Daugherty v. K.S.P. Medical Department
MEMORANDUM OPINION AND ORDER Signed by Senior Judge Thomas B. Russell on 12/1/2017: Plaintiff's motions for default judgment (DN 28 , 32 and 34 ) are DENIED. cc: Counsel, Plaintiff (pro se) (JBM)
UNITED STATES DISTRICT COURT
WESTERN DISTRICT OF KENTUCKY
WILLIAM J. DAUGHERTY
CIVIL ACTION NO. 5:17-CV-P41-TBR
K.S.P. MEDICAL DEPARTMENT et al.
MEMORANDUM OPINION AND ORDER
This matter is before the Court upon three motions filed by pro se Plaintiff William J.
Daugherty - two motions for a default judgment (DNs 28 & 32) and one “motion for guidance”
(DN 34), which the court construes as a third motion for a default judgment. For the following
reasons, these motions will be denied.
In Plaintiff’s first motion for a default judgment (DN 28), Plaintiff argues that he is
entitled to default judgment because Defendant Correct Care Solutions (CCS) did not timely file
an answer or file a motion “asking for extension of time,” because CCS would not provide
Plaintiff with Defendant Dr. Tangilag’s address so that she could be served, and because Dr.
Tangilag had not yet filed an answer.1 In their response, CCS argues that Plaintiff’s motion
should be denied as moot because the Court had granted CCS until October 21, 2017, to respond
to Plaintiff’s allegations and because Dr. Tangilag had not yet been served.
In Plaintiff’s second motion for a default judgment (DN 32), he again states that Dr.
Tangilag has not yet responded to his allegations against her and that CCS continues to refuse to
provide him with Dr. Tangilag’s address.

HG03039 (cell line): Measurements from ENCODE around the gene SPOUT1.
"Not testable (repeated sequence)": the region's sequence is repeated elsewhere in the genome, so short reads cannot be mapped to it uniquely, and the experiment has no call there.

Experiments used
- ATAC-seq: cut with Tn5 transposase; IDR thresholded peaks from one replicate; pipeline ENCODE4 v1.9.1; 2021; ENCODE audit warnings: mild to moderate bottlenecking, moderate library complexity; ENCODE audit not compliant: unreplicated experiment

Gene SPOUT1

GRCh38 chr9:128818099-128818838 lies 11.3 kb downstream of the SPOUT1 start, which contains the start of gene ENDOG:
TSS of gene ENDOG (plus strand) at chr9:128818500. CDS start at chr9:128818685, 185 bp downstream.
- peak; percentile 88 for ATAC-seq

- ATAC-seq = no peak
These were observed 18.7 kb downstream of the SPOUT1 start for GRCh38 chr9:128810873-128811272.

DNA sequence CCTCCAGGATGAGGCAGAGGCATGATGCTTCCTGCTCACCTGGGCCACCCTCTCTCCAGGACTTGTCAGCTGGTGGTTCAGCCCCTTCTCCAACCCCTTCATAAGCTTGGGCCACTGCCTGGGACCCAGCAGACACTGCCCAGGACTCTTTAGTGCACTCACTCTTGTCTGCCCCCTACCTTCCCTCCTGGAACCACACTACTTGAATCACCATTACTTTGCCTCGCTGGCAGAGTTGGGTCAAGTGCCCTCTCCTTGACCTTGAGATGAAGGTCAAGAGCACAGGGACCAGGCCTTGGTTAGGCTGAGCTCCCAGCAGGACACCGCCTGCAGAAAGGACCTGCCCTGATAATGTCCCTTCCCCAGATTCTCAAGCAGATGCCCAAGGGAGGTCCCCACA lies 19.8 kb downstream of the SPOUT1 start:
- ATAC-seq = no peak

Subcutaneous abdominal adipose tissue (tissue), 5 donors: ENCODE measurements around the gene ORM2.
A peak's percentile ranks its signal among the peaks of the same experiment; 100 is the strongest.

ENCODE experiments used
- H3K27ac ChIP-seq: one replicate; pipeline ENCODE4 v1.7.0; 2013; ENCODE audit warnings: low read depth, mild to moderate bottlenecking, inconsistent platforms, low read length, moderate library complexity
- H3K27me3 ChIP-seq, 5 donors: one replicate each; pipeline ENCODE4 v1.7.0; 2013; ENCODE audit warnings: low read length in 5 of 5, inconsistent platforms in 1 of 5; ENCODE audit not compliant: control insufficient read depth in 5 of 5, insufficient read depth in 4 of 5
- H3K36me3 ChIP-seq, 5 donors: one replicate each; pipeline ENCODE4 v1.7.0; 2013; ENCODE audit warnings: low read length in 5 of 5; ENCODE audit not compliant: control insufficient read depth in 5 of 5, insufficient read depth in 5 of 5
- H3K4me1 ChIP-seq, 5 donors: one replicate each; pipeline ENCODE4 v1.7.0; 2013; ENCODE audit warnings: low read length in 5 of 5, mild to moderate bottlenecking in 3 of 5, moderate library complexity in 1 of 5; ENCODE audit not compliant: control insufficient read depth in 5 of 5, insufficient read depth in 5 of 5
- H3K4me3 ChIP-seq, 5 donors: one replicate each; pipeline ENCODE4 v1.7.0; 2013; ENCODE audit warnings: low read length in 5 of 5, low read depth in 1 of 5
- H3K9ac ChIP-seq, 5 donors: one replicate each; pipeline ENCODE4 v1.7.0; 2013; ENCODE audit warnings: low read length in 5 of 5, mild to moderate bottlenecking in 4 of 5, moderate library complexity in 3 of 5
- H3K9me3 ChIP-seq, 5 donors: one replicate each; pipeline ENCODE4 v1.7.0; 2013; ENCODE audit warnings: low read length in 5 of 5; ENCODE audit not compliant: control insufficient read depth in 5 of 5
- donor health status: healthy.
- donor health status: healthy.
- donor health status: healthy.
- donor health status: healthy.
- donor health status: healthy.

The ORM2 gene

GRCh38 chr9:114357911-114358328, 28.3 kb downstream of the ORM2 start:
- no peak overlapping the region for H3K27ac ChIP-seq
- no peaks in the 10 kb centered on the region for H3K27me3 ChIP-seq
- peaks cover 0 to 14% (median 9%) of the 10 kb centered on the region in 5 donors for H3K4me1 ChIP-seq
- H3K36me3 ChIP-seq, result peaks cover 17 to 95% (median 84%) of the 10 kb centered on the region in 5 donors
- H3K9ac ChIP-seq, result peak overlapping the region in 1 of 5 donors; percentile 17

In his motions, Plaintiff seems to indicate that he does not understand why CCS is a party to this action. In its
initial reviews of Plaintiff’s complaint and amended complaints, the Court allowed both an individual- and officialcapacity claim to proceed against Dr. Tangilag. As the Court then explained, an official-capacity claim against an
employee under § 1983 is actually against that employee’s employer. See, e.g., Kentucky v. Graham, 473 U.S. 159,
166 (1985) (“[O]fficial-capacity suits . . . ‘generally represent [ ] another way of pleading an action against an entity
of which an officer is an agent.’”) (quoting Monell v. New York City Dep’t of Soc. Servs., 436 U.S. 658, 691 n.55
(1978)). Thus, in this case, the official-capacity claim that the Court has allowed to proceed against Dr. Tangilag is
actually against her employer, CCS.
In Plaintiff’s third motion for a default judgment (DN 34), Plaintiff states that “once a
person serve, they have 21 days to respond, 60 days at the most.”
A default judgment may be entered when “a party against whom a judgment for
affirmative relief is sought has failed to plead or otherwise defend.” Fed. R. Civ. P. 55(a).
Despite Plaintiff’s protestations, the record shows that CCS and Dr. Tangilag have timely
defended themselves in this action. First, within 21 days of being served, CCS filed a motion for
an extension of time to file an answer or otherwise file a responsive pleading (DN 27), which this
Court granted (DN 30). Second, although CCS did not provide the Court with Dr. Tangilag’s
address, Dr. Tangilag agreed to waive service, through counsel (DN 35). Finally, both CCS and
Dr. Tangilag timely filed a motion to dismiss in lieu of filing an answer to the complaint, which
is allowed by Fed. R. Civ. P. 12(b)(6) (DN 33). Indeed, as set forth in Rule 55(a), an opposing
party may “otherwise defend” the action, which both Defendants have done by filing a motion to
dismiss under Rule 12(b)(6) on October 20, 2017.
Finally, in his third motion for a default judgment, Plaintiff raises concerns regarding the
Court’s handling of this action. The Court has a duty to treat all parties fairly and will do so in
For the foregoing reasons, IT IS HEREBY ORDERED that Plaintiff’s motions for a
default judgment (DNs 28, 32 & 34) are DENIED.
December 1, 2017
Plaintiff, pro se
Counsel of Record
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